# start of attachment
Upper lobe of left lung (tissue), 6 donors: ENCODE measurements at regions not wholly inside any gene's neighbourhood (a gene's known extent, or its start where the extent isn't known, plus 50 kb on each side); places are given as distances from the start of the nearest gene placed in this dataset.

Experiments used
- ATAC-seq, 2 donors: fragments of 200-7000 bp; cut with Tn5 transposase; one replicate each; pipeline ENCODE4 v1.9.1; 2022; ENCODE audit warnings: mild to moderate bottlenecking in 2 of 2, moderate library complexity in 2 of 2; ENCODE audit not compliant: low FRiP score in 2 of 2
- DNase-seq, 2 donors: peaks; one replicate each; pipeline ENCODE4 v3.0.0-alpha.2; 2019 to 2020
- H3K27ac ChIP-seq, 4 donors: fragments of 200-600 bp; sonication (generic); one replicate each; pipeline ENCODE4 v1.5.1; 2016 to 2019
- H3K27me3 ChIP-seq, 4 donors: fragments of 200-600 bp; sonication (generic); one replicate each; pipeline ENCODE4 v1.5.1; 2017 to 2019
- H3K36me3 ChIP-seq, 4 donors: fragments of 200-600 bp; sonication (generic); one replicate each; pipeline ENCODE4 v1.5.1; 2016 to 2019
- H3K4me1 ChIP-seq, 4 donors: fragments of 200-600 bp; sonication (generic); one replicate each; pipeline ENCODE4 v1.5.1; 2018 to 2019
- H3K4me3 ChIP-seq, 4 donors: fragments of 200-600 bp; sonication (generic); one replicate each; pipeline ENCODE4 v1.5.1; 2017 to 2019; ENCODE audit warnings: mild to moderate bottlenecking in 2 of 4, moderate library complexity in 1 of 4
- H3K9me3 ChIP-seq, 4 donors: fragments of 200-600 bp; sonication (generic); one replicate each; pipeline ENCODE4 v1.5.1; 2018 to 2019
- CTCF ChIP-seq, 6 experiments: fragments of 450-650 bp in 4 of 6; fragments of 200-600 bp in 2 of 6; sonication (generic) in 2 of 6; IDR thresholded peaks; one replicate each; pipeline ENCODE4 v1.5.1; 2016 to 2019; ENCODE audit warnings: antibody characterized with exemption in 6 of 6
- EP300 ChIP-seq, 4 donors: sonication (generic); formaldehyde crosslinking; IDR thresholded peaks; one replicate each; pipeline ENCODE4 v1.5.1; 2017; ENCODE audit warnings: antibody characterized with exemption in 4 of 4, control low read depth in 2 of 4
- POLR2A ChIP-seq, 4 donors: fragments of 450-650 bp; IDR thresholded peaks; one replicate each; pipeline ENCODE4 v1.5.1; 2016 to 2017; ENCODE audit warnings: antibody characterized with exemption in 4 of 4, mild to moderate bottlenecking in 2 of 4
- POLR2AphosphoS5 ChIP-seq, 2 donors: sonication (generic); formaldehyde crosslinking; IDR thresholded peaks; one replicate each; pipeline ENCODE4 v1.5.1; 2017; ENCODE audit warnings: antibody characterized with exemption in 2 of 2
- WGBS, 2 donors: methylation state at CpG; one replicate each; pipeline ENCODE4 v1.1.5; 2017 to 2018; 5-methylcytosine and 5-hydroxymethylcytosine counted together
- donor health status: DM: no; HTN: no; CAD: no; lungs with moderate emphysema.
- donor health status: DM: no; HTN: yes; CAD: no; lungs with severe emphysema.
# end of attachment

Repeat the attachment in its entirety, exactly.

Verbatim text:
Upper lobe of left lung (tissue), 6 donors: ENCODE measurements at regions not wholly inside any gene's neighbourhood (a gene's known extent, or its start where the extent isn't known, plus 50 kb on each side); places are given as distances from the start of the nearest gene placed in this dataset.

Experiments used
- ATAC-seq, 2 donors: fragments of 200-7000 bp; cut with Tn5 transposase; one replicate each; pipeline ENCODE4 v1.9.1; 2022; ENCODE audit warnings: mild to moderate bottlenecking in 2 of 2, moderate library complexity in 2 of 2; ENCODE audit not compliant: low FRiP score in 2 of 2
- DNase-seq, 2 donors: peaks; one replicate each; pipeline ENCODE4 v3.0.0-alpha.2; 2019 to 2020
- H3K27ac ChIP-seq, 4 donors: fragments of 200-600 bp; sonication (generic); one replicate each; pipeline ENCODE4 v1.5.1; 2016 to 2019
- H3K27me3 ChIP-seq, 4 donors: fragments of 200-600 bp; sonication (generic); one replicate each; pipeline ENCODE4 v1.5.1; 2017 to 2019
- H3K36me3 ChIP-seq, 4 donors: fragments of 200-600 bp; sonication (generic); one replicate each; pipeline ENCODE4 v1.5.1; 2016 to 2019
- H3K4me1 ChIP-seq, 4 donors: fragments of 200-600 bp; sonication (generic); one replicate each; pipeline ENCODE4 v1.5.1; 2018 to 2019
- H3K4me3 ChIP-seq, 4 donors: fragments of 200-600 bp; sonication (generic); one replicate each; pipeline ENCODE4 v1.5.1; 2017 to 2019; ENCODE audit warnings: mild to moderate bottlenecking in 2 of 4, moderate library complexity in 1 of 4
- H3K9me3 ChIP-seq, 4 donors: fragments of 200-600 bp; sonication (generic); one replicate each; pipeline ENCODE4 v1.5.1; 2018 to 2019
- CTCF ChIP-seq, 6 experiments: fragments of 450-650 bp in 4 of 6; fragments of 200-600 bp in 2 of 6; sonication (generic) in 2 of 6; IDR thresholded peaks; one replicate each; pipeline ENCODE4 v1.5.1; 2016 to 2019; ENCODE audit warnings: antibody characterized with exemption in 6 of 6
- EP300 ChIP-seq, 4 donors: sonication (generic); formaldehyde crosslinking; IDR thresholded peaks; one replicate each; pipeline ENCODE4 v1.5.1; 2017; ENCODE audit warnings: antibody characterized with exemption in 4 of 4, control low read depth in 2 of 4
- POLR2A ChIP-seq, 4 donors: fragments of 450-650 bp; IDR thresholded peaks; one replicate each; pipeline ENCODE4 v1.5.1; 2016 to 2017; ENCODE audit warnings: antibody characterized with exemption in 4 of 4, mild to moderate bottlenecking in 2 of 4
- POLR2AphosphoS5 ChIP-seq, 2 donors: sonication (generic); formaldehyde crosslinking; IDR thresholded peaks; one replicate each; pipeline ENCODE4 v1.5.1; 2017; ENCODE audit warnings: antibody characterized with exemption in 2 of 2
- WGBS, 2 donors: methylation state at CpG; one replicate each; pipeline ENCODE4 v1.1.5; 2017 to 2018; 5-methylcytosine and 5-hydroxymethylcytosine counted together
- donor health status: DM: no; HTN: no; CAD: no; lungs with moderate emphysema.
- donor health status: DM: no; HTN: yes; CAD: no; lungs with severe emphysema.